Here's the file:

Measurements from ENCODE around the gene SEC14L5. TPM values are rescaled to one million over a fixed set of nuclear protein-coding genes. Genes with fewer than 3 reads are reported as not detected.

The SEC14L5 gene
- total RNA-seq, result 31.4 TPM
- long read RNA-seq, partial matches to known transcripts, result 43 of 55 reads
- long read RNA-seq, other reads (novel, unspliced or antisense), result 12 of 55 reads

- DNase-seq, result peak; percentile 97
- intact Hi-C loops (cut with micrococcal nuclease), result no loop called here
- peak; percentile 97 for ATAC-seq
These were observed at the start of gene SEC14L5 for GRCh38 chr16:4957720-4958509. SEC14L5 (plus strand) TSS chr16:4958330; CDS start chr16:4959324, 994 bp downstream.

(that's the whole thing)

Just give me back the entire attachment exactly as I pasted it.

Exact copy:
Measurements from ENCODE around the gene SEC14L5. TPM values are rescaled to one million over a fixed set of nuclear protein-coding genes. Genes with fewer than 3 reads are reported as not detected.

The SEC14L5 gene
- total RNA-seq, result 31.4 TPM
- long read RNA-seq, partial matches to known transcripts, result 43 of 55 reads
- long read RNA-seq, other reads (novel, unspliced or antisense), result 12 of 55 reads

- DNase-seq, result peak; percentile 97
- intact Hi-C loops (cut with micrococcal nuclease), result no loop called here
- peak; percentile 97 for ATAC-seq
These were observed at the start of gene SEC14L5 for GRCh38 chr16:4957720-4958509. SEC14L5 (plus strand) TSS chr16:4958330; CDS start chr16:4959324, 994 bp downstream.